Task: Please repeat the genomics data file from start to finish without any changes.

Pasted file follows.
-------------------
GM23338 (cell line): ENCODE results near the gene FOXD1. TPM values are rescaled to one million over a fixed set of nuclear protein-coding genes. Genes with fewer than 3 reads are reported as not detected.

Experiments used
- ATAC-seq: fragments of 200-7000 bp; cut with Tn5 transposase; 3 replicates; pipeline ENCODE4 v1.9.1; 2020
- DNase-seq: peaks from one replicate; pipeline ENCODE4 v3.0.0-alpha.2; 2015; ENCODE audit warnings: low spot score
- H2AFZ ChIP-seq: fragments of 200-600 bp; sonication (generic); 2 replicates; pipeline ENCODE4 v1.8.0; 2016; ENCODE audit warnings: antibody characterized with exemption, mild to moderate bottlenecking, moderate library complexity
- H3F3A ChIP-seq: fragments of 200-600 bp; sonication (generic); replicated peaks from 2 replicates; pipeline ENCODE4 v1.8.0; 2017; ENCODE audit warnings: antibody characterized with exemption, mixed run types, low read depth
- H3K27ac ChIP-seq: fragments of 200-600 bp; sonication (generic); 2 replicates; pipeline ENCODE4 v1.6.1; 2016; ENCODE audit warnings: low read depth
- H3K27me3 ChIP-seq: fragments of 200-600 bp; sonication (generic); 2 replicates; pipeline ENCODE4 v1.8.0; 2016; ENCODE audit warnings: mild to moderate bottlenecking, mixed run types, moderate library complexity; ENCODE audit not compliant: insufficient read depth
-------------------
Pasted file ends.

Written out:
GM23338 (cell line): ENCODE results near the gene FOXD1. TPM values are rescaled to one million over a fixed set of nuclear protein-coding genes. Genes with fewer than 3 reads are reported as not detected.

Experiments used
- ATAC-seq: fragments of 200-7000 bp; cut with Tn5 transposase; 3 replicates; pipeline ENCODE4 v1.9.1; 2020
- DNase-seq: peaks from one replicate; pipeline ENCODE4 v3.0.0-alpha.2; 2015; ENCODE audit warnings: low spot score
- H2AFZ ChIP-seq: fragments of 200-600 bp; sonication (generic); 2 replicates; pipeline ENCODE4 v1.8.0; 2016; ENCODE audit warnings: antibody characterized with exemption, mild to moderate bottlenecking, moderate library complexity
- H3F3A ChIP-seq: fragments of 200-600 bp; sonication (generic); replicated peaks from 2 replicates; pipeline ENCODE4 v1.8.0; 2017; ENCODE audit warnings: antibody characterized with exemption, mixed run types, low read depth
- H3K27ac ChIP-seq: fragments of 200-600 bp; sonication (generic); 2 replicates; pipeline ENCODE4 v1.6.1; 2016; ENCODE audit warnings: low read depth
- H3K27me3 ChIP-seq: fragments of 200-600 bp; sonication (generic); 2 replicates; pipeline ENCODE4 v1.8.0; 2016; ENCODE audit warnings: mild to moderate bottlenecking, mixed run types, moderate library complexity; ENCODE audit not compliant: insufficient read depth